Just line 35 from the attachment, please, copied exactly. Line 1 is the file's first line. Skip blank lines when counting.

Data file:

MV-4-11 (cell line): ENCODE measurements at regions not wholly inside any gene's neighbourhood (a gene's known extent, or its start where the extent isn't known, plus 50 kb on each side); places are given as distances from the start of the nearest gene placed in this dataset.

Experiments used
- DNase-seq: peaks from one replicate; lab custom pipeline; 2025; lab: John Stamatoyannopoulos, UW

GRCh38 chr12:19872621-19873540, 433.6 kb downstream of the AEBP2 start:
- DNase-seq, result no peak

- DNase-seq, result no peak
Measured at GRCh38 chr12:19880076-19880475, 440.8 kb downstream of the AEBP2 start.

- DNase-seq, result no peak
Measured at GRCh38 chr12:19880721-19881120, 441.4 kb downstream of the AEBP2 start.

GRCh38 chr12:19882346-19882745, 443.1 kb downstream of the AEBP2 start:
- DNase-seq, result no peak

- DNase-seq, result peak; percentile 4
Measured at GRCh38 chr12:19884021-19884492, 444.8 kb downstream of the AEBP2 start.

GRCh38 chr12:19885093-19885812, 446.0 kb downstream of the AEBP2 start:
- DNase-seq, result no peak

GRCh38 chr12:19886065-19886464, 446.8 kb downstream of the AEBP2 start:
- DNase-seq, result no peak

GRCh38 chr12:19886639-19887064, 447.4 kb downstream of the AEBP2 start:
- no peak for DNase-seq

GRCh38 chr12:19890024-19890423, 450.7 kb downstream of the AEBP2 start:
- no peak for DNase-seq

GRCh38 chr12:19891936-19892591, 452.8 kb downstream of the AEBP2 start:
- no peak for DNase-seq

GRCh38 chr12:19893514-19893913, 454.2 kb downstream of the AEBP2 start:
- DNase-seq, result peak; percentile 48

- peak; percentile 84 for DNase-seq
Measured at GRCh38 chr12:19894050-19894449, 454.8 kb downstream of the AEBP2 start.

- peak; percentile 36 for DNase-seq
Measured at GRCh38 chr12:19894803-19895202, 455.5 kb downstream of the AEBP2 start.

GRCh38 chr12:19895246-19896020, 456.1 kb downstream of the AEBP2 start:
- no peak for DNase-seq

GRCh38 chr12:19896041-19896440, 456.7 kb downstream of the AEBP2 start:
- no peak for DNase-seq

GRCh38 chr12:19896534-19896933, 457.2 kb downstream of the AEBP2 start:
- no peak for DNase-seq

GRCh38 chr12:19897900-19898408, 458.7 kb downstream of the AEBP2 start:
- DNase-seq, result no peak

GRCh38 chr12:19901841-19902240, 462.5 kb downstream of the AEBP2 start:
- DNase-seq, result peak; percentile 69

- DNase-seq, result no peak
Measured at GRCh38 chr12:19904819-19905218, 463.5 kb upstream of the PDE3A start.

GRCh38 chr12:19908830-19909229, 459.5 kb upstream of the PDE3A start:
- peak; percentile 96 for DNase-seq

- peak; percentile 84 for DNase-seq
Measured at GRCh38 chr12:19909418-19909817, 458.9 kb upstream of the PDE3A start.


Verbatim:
- no peak for DNase-seq